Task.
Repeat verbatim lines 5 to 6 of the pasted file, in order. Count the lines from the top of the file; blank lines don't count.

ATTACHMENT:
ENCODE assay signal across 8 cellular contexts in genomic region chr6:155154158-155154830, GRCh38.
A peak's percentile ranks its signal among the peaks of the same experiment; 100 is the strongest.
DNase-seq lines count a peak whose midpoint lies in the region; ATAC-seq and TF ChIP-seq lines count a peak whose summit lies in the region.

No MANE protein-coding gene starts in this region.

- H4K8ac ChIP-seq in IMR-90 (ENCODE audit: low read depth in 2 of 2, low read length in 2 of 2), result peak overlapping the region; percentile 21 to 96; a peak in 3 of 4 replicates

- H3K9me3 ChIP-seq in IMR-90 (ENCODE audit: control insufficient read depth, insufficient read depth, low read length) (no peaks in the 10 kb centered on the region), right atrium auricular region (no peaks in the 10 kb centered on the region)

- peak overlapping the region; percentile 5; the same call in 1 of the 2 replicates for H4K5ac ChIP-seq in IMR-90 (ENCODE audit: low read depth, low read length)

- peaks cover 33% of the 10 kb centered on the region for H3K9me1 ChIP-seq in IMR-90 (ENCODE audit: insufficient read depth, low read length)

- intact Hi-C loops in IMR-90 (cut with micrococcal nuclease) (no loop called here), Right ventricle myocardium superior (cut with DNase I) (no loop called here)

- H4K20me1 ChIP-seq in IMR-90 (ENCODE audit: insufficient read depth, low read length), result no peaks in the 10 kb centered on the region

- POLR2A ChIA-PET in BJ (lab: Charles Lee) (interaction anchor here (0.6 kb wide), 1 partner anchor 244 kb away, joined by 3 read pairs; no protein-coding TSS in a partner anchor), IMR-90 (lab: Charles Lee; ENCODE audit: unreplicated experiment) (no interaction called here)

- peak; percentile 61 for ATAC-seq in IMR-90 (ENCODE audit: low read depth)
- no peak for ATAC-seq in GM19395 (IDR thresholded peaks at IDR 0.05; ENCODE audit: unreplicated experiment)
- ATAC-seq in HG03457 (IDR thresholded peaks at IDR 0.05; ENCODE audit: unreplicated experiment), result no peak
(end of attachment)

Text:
- H4K8ac ChIP-seq in IMR-90 (ENCODE audit: low read depth in 2 of 2, low read length in 2 of 2), result peak overlapping the region; percentile 21 to 96; a peak in 3 of 4 replicates

- H3K9me3 ChIP-seq in IMR-90 (ENCODE audit: control insufficient read depth, insufficient read depth, low read length) (no peaks in the 10 kb centered on the region), right atrium auricular region (no peaks in the 10 kb centered on the region)